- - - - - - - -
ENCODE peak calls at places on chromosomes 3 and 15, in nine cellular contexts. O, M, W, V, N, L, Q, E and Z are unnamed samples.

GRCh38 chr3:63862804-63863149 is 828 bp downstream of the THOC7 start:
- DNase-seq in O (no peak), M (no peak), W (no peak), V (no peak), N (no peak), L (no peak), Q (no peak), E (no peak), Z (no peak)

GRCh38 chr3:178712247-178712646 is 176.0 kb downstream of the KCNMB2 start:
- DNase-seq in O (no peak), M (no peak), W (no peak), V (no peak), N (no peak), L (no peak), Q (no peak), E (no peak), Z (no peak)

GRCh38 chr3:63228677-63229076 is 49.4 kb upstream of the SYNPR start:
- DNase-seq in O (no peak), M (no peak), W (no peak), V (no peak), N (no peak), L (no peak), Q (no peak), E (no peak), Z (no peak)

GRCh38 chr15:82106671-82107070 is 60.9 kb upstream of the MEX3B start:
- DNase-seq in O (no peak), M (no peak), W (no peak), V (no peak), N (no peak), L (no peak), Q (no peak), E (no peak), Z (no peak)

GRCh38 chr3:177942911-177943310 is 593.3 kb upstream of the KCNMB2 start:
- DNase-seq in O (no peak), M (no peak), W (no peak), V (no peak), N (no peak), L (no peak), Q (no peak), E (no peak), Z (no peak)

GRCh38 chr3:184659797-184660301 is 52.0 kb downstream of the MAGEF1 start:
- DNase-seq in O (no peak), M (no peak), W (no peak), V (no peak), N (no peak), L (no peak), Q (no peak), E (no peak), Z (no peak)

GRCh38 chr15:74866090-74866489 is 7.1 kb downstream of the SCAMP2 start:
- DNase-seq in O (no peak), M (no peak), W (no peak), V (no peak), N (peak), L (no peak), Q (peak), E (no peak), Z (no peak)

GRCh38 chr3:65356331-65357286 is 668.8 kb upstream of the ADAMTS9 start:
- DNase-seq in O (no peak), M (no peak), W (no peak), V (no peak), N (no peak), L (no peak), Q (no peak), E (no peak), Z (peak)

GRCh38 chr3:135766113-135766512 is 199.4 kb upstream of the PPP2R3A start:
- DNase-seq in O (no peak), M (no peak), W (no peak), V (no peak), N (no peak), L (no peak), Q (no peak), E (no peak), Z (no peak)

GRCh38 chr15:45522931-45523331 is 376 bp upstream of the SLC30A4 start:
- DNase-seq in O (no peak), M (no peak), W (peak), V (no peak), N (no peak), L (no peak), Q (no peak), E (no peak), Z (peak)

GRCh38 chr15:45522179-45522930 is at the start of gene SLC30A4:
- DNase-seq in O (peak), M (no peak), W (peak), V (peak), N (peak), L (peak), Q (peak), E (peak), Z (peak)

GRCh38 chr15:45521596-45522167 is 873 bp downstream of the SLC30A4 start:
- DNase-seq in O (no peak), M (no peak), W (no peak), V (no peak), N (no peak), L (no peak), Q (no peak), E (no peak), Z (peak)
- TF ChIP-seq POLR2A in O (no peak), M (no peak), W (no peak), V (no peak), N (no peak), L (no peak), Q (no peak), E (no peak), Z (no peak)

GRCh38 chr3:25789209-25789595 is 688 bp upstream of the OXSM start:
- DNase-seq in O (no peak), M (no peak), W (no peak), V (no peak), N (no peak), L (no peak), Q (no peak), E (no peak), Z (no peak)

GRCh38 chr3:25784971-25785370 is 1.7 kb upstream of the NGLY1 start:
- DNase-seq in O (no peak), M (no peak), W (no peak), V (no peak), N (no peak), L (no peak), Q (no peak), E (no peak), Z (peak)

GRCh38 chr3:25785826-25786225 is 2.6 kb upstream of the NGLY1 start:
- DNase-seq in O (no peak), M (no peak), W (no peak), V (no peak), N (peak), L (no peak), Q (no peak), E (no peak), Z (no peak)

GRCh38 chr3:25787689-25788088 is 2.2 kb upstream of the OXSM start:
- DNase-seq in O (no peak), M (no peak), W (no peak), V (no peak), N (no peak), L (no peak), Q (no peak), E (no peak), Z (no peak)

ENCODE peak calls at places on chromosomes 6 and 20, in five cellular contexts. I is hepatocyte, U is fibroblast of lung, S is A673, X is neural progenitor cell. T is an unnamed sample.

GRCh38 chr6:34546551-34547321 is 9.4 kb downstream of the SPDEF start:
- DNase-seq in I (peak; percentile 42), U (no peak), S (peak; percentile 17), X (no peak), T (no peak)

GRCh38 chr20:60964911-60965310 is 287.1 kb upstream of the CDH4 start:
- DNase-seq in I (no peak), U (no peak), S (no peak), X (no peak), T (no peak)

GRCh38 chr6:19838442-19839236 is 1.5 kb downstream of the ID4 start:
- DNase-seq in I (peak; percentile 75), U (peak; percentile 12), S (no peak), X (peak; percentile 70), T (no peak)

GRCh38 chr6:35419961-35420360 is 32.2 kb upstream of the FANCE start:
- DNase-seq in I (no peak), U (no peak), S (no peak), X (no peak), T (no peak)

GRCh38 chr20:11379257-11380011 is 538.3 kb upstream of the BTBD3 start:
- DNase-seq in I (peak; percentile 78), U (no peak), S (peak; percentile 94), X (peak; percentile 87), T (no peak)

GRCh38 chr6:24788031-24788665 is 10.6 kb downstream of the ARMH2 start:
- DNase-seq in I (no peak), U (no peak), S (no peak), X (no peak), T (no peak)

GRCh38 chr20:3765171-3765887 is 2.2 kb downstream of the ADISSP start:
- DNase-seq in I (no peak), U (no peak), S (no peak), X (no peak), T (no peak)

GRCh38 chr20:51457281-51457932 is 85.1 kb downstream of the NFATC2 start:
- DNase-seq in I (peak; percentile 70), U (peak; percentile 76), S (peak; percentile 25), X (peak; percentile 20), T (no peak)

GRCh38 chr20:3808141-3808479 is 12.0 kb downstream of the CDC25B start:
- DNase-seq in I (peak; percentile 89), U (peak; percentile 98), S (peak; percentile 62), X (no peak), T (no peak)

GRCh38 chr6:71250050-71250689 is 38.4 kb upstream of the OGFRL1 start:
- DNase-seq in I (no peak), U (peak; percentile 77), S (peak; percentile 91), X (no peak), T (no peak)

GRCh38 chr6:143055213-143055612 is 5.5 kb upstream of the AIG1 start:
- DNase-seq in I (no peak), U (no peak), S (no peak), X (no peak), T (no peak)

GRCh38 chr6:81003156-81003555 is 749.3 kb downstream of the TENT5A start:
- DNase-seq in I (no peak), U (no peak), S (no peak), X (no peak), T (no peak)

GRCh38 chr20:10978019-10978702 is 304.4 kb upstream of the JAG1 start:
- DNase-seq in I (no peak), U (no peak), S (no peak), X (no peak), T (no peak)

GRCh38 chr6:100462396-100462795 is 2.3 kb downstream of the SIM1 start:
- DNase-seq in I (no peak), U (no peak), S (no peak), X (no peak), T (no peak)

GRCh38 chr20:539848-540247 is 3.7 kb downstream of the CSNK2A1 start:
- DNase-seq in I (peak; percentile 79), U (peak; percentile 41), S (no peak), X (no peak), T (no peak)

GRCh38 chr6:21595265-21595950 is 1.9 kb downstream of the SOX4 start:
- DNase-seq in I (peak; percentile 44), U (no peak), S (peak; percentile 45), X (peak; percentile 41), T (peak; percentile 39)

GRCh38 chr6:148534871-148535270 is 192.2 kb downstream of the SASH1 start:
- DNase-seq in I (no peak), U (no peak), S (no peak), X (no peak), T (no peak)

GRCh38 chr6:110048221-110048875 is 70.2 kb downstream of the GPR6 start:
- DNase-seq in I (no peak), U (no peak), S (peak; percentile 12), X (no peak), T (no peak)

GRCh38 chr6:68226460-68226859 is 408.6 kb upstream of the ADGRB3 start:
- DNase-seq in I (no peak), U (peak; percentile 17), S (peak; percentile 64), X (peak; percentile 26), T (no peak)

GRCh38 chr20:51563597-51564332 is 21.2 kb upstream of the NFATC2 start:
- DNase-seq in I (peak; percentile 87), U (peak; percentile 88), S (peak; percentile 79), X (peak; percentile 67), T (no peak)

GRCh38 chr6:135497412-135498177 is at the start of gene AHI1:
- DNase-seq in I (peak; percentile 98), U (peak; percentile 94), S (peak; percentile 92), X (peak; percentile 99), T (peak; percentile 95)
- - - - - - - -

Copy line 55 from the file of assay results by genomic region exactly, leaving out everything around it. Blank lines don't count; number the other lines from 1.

- DNase-seq in I (no peak), U (peak; percentile 77), S (peak; percentile 91), X (no peak), T (no peak)